Furrow-irrigated rice, also known as row rice, is increasing in popularity in rice-production areas across the Mid-South. The practice involves growing rice by only watering down irrigation furrows in a similar manner to upland crops like corn, soybeans and cotton. The advantages to the system include putting rice in production on land that may have more slope that makes it unsuitable for growing flooded rice, the ability to make last-minute cropping decisions and a decrease in water use in some years.
Weed control, nitrogen fertilization and blast control are some of the challenges associated with the system. Blast can be controlled by planting one of the more blast-resistant hybrids or varieties. Overlapping residual herbicides is the best strategy for weed control in this system.
Nitrogen fertilization is where we have the most questions that need to be answered. One thing we do know is that alternating from a saturated soil to a dry soil repeatedly will cause nitrogen use efficiency to be reduced compared with our preflood nitrogen applications in traditionally grown rice.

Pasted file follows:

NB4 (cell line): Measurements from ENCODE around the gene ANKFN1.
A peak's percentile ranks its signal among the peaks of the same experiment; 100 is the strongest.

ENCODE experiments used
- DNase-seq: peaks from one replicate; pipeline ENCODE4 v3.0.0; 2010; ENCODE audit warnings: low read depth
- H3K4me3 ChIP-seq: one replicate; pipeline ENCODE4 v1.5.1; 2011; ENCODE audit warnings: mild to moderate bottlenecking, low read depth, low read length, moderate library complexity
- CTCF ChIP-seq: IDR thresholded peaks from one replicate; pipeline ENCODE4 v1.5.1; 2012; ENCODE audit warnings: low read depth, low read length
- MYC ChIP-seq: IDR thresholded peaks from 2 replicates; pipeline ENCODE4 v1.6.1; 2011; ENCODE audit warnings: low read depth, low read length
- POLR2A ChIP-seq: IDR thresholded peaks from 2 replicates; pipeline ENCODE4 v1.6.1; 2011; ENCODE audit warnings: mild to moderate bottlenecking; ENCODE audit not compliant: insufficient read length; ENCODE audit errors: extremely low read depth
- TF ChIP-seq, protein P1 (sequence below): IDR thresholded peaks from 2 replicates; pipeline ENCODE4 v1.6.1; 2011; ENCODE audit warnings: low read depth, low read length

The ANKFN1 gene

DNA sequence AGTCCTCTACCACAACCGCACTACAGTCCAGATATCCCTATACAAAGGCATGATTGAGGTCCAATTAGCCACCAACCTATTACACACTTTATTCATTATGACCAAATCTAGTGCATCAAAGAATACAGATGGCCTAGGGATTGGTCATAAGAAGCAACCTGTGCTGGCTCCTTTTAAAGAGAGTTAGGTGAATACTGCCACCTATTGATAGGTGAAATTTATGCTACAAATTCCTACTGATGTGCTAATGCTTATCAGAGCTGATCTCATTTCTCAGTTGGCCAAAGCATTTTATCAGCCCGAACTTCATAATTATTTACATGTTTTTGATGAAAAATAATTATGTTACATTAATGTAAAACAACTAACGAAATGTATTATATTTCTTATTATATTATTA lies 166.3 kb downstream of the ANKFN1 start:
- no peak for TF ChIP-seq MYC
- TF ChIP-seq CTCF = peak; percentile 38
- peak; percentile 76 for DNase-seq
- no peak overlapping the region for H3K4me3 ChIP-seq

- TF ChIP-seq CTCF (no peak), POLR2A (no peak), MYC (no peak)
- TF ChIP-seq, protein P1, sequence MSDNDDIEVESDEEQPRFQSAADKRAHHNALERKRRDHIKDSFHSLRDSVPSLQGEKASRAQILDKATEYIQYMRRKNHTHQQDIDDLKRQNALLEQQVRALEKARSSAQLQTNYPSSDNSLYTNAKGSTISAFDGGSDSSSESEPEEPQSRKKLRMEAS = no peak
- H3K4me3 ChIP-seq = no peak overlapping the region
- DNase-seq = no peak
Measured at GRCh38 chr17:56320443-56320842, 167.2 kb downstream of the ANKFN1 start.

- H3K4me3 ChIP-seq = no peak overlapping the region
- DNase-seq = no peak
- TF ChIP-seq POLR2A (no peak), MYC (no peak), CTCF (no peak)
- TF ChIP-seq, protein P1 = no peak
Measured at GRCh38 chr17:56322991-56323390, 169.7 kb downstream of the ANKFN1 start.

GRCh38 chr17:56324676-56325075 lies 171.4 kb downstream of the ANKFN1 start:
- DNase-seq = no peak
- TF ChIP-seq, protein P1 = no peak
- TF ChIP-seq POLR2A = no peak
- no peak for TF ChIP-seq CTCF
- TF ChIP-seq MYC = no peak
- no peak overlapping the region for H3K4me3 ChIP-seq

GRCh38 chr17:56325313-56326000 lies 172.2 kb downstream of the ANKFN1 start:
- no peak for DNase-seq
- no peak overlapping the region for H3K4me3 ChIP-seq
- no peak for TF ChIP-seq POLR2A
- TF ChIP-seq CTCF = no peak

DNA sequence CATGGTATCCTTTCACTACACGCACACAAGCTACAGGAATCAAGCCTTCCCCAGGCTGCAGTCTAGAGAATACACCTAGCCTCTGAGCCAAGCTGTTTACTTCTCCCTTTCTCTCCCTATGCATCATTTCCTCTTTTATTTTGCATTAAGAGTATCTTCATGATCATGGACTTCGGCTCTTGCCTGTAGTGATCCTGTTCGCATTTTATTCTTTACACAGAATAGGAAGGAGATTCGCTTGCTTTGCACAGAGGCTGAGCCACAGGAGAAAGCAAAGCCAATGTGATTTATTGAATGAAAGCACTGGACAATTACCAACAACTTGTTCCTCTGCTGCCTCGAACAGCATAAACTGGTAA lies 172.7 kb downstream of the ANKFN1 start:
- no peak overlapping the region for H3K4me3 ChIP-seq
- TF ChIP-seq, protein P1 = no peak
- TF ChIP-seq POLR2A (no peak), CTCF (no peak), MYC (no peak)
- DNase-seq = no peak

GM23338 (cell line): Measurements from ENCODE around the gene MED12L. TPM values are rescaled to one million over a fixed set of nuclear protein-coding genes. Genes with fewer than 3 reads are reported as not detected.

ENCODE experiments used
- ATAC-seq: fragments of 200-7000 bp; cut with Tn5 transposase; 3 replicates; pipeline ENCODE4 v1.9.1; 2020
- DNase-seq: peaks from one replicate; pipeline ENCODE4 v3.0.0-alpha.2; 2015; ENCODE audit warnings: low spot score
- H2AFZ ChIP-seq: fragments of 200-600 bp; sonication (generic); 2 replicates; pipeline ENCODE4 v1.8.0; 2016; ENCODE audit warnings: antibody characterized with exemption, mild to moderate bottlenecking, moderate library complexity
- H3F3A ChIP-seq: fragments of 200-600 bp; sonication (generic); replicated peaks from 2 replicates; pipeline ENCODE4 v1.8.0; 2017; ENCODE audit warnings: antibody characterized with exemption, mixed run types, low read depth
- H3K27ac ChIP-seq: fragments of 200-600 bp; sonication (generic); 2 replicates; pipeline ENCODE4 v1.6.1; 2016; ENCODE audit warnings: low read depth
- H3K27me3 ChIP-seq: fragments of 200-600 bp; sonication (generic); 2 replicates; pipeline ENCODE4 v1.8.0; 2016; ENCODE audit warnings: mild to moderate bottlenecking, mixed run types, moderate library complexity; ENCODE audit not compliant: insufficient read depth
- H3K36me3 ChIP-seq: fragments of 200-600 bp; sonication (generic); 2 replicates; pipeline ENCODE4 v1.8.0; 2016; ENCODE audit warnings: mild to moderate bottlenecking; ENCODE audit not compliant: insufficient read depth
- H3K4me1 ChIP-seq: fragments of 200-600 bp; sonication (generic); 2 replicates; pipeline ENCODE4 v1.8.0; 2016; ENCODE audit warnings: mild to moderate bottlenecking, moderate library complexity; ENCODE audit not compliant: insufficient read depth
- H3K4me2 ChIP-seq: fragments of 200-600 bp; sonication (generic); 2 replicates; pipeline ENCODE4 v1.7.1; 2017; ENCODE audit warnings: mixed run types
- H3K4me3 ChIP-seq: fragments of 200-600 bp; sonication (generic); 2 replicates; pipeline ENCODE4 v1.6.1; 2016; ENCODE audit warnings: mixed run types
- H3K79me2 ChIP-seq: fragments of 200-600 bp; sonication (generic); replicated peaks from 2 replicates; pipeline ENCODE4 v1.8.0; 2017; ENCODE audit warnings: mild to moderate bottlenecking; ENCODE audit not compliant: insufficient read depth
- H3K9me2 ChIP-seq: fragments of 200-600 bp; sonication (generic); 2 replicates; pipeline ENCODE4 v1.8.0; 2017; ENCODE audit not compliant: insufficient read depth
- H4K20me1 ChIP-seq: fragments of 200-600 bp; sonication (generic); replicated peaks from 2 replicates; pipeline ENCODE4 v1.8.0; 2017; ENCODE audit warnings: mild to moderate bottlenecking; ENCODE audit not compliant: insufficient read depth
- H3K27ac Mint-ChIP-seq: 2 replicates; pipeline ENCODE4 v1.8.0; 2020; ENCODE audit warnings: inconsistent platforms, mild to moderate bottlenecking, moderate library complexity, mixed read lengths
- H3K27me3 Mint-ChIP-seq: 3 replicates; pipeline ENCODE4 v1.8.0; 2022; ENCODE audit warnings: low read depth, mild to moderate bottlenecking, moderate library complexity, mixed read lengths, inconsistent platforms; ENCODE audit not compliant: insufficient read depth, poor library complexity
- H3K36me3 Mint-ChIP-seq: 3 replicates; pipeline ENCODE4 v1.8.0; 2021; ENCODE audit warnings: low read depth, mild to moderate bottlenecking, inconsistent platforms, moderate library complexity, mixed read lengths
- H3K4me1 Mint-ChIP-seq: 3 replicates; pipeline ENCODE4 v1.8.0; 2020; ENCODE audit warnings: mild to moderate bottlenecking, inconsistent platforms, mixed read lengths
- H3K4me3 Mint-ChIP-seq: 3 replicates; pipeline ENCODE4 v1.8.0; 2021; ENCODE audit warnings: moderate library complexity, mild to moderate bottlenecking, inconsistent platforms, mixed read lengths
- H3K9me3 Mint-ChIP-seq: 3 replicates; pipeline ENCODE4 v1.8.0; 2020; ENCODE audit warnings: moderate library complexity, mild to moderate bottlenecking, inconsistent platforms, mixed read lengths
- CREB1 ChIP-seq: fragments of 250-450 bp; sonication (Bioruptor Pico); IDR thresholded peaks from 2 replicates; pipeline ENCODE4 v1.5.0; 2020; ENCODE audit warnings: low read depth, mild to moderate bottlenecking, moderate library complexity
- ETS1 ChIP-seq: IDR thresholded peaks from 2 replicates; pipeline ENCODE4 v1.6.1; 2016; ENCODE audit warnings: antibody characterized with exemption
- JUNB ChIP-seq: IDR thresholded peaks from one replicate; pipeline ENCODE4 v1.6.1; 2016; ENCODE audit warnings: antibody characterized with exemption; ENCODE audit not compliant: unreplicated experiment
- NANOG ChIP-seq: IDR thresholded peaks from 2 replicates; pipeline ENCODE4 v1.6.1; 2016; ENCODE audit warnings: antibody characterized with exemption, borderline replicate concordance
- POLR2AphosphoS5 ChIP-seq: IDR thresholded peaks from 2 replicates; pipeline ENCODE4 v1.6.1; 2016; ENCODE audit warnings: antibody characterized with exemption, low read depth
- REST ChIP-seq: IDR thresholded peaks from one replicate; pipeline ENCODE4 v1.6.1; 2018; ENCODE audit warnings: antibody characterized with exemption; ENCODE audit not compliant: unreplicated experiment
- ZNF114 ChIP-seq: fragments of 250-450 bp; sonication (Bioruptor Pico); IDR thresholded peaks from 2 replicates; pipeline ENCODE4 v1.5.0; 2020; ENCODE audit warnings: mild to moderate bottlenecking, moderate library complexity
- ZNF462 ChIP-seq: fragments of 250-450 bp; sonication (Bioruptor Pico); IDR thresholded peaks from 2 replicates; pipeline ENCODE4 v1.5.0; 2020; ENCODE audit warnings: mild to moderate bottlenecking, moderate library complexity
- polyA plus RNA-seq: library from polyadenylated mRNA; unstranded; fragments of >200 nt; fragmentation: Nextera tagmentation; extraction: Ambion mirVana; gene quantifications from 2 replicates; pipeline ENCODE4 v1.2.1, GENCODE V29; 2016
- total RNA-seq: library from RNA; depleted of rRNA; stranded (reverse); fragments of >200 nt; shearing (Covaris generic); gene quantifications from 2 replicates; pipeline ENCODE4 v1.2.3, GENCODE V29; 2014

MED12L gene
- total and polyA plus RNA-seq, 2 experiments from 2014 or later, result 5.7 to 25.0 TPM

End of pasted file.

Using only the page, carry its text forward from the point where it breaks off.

So how much more nitrogen fertilizer do we need to apply in furrow-irrigated rice systems? Do we need to split nitrogen fertilizer applications two, three or four times to maximize efficiency? How many days apart should we wait between nitrogen applications?
Is the use of urease inhibitors on urea even more critical in this type of system? In order to answer these types of questions and establish best management practices for furrow-irrigated rice production, we have begun research with the system at the H. Rouse Caffey Rice Research Station in Crowley.
The furrows for the research were made by using a custom hipper-roller similar to those used in commercial production in north Louisiana and throughout the Delta, although the implement is on a much smaller scale and facilitates perfectly spaced research plots.
The furrow-irrigated research plots were planted on March 15 at the station. Research will evaluate nitrogen fertilization rates and timings, which will be compared to similar treatments in drill-seeded delayed flood rice.
The RiceTec hybrid CLXL745 and the Clearfield variety CL153 will be evaluated in the studies.